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Diabetes & Kidney Disease

Over 23 million people in the United States have diabetes.  Diabetes is the #1 cause of kidney failure

A special diet, exercise and medicines can help manage diabetes and prevent complications, but some people with diabetes may still develop kidney disease, even with good medical care.

Almost half of all kidney failure cases are caused by diabetes.

What is diabetes?
Who is at risk?
How will I know if I have diabetes?
What if I already have diabetes?


What is diabetes?

Diabetes (sometimes called “sugar”) means that your body has problems with a hormone called insulin.  Insulin helps your body use the sugar you eat (also called glucose) for energy.  When your body doesn’t use insulin the way it should, too much sugar stays in your blood.  Too much sugar in your blood can harm the tiny filters in your kidneys.


Who is at risk?

Anyone can develop diabetes, but you are more at risk if you:

While you can’t change some of these risk factors, you can change others.  For example, you can’t change your age, but you can control your weight.  These kinds of healthy changes can help you prevent or control diabetes and help protect your kidneys.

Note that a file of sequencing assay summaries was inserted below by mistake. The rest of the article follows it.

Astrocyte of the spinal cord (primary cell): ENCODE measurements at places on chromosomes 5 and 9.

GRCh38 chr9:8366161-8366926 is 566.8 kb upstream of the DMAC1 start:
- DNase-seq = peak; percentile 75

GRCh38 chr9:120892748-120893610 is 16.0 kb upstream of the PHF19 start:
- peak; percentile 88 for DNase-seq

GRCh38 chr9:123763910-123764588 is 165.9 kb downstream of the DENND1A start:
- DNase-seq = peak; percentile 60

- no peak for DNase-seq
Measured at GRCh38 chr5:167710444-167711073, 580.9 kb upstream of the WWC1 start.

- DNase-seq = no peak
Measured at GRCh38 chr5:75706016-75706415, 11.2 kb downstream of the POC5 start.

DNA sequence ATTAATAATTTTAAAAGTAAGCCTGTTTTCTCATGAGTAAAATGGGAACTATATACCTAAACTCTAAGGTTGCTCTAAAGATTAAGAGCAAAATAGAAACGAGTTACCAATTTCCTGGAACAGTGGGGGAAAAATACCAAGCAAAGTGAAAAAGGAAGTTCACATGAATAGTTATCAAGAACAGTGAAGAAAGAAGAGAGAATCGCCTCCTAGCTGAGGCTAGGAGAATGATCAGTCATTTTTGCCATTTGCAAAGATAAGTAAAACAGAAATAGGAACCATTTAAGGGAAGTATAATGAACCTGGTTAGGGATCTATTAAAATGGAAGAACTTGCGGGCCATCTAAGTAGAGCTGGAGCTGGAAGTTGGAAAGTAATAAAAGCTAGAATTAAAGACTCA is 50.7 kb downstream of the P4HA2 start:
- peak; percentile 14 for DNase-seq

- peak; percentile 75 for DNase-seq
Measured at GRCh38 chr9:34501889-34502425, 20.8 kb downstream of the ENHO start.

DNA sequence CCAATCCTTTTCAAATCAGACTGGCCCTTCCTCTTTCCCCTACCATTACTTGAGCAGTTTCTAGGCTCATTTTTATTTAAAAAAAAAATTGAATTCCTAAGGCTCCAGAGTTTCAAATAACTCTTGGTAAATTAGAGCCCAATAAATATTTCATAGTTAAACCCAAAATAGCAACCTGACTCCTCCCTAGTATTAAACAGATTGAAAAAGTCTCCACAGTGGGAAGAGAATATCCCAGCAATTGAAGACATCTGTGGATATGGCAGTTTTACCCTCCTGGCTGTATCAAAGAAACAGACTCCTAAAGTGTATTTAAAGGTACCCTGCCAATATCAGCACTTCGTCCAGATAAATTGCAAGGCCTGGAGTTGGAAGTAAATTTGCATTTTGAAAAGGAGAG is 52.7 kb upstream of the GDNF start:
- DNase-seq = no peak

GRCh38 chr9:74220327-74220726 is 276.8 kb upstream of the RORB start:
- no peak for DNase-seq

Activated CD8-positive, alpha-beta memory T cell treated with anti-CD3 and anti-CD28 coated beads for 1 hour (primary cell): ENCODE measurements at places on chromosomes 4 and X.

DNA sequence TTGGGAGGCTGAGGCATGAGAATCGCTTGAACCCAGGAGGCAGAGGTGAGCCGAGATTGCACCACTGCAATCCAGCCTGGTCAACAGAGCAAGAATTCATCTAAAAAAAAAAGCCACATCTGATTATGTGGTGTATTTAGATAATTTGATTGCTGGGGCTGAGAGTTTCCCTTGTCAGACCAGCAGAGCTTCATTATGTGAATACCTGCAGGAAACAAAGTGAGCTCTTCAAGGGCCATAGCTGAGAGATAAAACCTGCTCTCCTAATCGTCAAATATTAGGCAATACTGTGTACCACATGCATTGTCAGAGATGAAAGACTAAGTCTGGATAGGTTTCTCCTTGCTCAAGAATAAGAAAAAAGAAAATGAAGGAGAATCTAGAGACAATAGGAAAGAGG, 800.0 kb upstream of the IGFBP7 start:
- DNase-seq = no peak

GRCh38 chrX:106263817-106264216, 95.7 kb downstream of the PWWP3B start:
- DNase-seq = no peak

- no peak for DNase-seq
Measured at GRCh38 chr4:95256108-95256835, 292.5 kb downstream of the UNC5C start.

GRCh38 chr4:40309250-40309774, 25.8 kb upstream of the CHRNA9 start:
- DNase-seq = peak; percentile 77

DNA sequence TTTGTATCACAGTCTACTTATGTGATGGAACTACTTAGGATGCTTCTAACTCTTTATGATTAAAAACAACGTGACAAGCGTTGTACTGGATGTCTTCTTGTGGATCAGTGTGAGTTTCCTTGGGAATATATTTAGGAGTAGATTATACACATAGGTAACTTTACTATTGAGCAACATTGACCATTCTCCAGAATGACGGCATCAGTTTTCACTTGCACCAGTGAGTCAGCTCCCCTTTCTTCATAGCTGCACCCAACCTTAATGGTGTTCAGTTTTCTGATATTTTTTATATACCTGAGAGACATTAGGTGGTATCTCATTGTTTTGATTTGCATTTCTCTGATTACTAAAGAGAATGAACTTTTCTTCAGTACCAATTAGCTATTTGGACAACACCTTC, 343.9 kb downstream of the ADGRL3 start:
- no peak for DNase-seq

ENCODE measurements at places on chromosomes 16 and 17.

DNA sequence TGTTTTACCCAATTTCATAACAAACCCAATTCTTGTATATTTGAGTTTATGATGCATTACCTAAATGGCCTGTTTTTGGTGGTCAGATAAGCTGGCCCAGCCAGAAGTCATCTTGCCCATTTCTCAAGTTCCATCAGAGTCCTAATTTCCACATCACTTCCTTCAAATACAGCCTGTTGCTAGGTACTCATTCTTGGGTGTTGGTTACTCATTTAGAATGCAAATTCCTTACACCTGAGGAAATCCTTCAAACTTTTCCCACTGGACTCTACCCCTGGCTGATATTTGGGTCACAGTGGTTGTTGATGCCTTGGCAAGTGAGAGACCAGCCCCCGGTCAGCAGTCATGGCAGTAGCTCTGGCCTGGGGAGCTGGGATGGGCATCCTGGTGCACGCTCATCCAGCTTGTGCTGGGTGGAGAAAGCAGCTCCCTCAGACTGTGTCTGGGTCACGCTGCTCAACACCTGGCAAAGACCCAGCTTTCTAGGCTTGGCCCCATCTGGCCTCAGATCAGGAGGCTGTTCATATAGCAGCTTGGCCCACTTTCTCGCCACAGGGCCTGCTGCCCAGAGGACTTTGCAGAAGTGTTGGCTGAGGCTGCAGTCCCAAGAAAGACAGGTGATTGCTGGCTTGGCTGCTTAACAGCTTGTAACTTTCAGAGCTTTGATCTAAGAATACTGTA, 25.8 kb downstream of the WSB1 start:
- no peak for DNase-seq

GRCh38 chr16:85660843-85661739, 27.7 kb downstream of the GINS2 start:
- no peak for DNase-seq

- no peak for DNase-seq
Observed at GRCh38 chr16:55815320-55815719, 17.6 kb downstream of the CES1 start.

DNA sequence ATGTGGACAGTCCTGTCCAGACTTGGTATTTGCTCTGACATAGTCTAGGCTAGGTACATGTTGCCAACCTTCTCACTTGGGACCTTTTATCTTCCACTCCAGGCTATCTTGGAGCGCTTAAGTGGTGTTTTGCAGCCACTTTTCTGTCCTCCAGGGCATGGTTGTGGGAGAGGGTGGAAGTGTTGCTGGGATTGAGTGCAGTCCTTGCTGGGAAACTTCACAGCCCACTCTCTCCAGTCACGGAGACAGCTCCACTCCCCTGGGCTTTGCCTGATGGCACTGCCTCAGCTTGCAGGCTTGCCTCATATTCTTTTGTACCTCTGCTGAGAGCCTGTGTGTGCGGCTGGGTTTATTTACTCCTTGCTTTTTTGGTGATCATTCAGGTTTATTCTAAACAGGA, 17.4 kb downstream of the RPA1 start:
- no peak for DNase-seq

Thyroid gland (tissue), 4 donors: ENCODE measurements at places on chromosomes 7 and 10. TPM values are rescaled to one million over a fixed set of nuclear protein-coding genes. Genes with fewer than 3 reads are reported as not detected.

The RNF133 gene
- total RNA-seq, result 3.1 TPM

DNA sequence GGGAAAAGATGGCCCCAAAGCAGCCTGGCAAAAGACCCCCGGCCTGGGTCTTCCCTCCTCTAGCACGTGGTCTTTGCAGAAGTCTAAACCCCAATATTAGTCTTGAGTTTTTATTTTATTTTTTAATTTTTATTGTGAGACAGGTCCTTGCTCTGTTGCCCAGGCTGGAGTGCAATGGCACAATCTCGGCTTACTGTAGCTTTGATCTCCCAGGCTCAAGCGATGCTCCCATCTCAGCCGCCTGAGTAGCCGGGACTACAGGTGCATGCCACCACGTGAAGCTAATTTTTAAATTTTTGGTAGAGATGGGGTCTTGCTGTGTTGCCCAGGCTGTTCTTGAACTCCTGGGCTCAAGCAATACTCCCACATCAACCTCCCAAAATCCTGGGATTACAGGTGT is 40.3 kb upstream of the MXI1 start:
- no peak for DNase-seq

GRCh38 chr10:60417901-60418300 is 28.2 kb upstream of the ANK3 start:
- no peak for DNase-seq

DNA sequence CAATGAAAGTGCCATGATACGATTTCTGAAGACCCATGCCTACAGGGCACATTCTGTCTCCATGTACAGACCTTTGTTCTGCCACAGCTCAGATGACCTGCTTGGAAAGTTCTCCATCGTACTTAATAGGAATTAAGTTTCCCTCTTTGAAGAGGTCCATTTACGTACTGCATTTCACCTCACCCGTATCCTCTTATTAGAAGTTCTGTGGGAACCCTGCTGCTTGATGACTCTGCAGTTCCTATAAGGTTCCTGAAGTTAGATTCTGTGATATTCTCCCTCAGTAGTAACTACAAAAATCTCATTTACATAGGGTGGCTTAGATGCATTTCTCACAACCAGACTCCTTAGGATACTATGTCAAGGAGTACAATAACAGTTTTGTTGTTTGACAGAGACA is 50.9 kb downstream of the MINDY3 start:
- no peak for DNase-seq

How will I know if I have diabetes?

Diabetes has very few symptoms. The only way to know for sure is to be tested.  If you do have symptoms, they might include:

  • Feeling tired
  • Feeling irritable
  • Urinating more than normal
  • Being very thirsty
  • Being very hungry
  • Unexplained weight loss
  • Blurred vision

If you think you may have diabetes or if you are at risk for diabetes, ask your doctor about being tested. There are a few simple blood tests that can check for diabetes.  Talk to your doctor about which test is best for you.


What if I already have diabetes?

If you already have diabetes, work with your doctor to manage it.  This may help you prevent or slow diabetic kidney disease. 

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